A look at the violent story of "highway hooker" Aileen Wuornos, who was convicted of killing seven men after her lesbian lover became the star witness for the prosecution. Wuornos was executed in 2002.
The story of Chevie O'Brien Kehoe, who was taught to be a white supremacist by his father and then went on a crime and murder spree.
Klan leader Sam Bowers goes on trial for ordering the murder of an African-American storeowner 32 years prior, and investigators reopen the unsolved case of an African-American truck driver who was forced to leap to his death from a bridge by Klan members.
African-Americans have a long history of activism in America, from fighting for the right to vote to pushing for integrated public spaces. Activists like Stokely Carmichael organized freedom rides, James Meredith fought to integrate blacks and whites at the University of Mississippi, and Rosa Parks instigated the Montgomery Bus Boycott. These protests were often legal and nonviolent, and made a powerful impact on civil rights in the United States. With the help of activists like these—and many others—the country slowly worked to acknowledge the basic rights and contributions of African-Americans. Activists outisde of the U.S. include Desmond Tutu and Nelson Mandela, who have fought against apartheid in South Africa. Learn more about the many black activists who fought against the odds in order to achieve equality.
"Power at its best is love implementing the demands of justice. Justice at its best is love correcting everything that stands against love." Stated by legendary civil rights leader Martin Luther King Jr., these words represent a basic human philosophy to which black history's greatest leaders have passionately subscribed. Learn more about the world's most revered civil rights activists, known for their fight against social injustices and lasting impact on the lives of black citizens, including Harriet Tubman, Sojourner Truth, Nelson Mandela, Nina Simone, Mary McLeod Bethune, Lena Horne, Marva Collins, Rosa Parks, W.E.B. Du Bois, Malcolm X and Martin Luther King Jr.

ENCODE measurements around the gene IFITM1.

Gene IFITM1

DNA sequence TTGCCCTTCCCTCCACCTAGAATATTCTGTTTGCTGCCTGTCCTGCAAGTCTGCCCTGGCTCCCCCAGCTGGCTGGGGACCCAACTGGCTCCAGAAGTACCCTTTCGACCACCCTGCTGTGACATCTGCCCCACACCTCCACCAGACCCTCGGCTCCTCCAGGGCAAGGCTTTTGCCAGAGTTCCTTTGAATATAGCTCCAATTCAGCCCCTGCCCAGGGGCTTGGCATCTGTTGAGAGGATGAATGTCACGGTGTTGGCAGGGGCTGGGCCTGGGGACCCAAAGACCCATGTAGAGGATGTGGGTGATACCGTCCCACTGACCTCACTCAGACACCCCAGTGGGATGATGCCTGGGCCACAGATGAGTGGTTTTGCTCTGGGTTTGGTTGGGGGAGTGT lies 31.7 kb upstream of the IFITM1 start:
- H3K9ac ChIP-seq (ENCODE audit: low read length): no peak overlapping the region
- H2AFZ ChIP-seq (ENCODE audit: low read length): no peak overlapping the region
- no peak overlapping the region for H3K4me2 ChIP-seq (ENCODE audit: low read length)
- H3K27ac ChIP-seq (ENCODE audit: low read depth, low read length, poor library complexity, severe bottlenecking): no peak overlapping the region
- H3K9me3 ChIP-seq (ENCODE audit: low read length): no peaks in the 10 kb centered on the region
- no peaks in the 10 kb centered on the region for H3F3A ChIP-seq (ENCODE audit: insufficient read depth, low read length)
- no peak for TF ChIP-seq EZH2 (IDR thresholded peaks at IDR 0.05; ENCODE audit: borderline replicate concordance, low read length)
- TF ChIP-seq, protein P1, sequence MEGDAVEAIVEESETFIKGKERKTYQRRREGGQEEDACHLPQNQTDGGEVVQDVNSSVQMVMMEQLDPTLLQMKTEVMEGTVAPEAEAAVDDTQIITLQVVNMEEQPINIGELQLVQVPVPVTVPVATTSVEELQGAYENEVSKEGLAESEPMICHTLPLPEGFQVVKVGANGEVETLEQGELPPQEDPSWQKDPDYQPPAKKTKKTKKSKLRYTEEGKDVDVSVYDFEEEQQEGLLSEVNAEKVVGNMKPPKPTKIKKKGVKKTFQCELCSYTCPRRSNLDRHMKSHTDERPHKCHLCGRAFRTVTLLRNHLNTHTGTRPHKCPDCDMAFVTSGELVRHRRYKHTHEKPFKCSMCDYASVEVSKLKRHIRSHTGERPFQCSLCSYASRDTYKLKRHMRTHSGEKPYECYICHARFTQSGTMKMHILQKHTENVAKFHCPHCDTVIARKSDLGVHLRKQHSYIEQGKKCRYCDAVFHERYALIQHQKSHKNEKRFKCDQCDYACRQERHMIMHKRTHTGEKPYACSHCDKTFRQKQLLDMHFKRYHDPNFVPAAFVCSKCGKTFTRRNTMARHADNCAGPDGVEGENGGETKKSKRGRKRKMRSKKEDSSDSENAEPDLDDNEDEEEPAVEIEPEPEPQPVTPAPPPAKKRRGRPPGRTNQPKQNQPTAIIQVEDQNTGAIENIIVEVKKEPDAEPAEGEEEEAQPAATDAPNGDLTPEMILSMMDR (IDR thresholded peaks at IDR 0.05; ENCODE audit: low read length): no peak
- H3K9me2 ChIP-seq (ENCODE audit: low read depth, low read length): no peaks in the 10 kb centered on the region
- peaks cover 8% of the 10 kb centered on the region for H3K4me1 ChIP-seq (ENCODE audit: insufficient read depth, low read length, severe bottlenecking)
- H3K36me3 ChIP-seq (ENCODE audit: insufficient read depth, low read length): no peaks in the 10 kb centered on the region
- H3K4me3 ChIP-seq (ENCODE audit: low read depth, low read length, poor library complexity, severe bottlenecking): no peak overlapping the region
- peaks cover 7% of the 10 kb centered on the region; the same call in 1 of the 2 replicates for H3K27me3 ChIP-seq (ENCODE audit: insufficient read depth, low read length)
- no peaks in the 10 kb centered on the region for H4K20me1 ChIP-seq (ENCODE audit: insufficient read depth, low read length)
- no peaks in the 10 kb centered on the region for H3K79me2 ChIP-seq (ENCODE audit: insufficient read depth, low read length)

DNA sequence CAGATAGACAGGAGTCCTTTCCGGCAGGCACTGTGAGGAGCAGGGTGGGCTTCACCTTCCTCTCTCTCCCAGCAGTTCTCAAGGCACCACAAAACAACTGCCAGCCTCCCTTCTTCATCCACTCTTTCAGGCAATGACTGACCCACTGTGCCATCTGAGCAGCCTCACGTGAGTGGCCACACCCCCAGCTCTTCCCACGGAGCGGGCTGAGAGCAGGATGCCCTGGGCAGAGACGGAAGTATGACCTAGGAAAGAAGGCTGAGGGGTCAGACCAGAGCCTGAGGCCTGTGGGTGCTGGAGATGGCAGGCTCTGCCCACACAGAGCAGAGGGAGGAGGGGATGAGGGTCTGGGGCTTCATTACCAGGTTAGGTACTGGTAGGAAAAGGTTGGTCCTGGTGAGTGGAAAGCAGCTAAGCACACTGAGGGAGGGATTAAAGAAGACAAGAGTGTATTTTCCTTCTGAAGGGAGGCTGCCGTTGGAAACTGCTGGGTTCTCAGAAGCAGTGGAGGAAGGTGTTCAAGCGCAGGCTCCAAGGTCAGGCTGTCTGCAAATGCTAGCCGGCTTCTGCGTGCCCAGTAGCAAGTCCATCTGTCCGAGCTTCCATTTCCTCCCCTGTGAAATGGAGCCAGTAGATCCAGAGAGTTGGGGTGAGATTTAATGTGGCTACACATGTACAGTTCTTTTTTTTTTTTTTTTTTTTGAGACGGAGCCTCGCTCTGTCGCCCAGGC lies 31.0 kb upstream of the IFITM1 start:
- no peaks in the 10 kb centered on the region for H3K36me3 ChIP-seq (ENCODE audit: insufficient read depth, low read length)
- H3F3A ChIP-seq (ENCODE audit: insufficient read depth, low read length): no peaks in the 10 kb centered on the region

During the early 20th century, African-American poets, musicians, actors, artists and intellectuals moved to Harlem in New York City and brought new ideas that shifted the culture forever. From approximately 1918 to the mid 1930s, talent began to overflow within this newfound culture of the black community in Harlem, as prominent figures—Langston Hughes, Duke Ellington and Billie Holiday, to name a few—pushed art to its limit as a form of expression and representation. These are some of the famous African Americans who shaped the influential movement known as the Harlem Renaissance.
After the Civil War, many of the country's best and brightest black advocates, artists, entrepreneurs and intellectuals moved to the New York City neighborhood of Harlem. Thanks largely to the efforts of these residents, Harlem became both the cradle of a cultural revolution and the heart of the civil rights movement. Meet some of the many people who gave—and continue to give—this neighborhood a voice, simply by calling it home.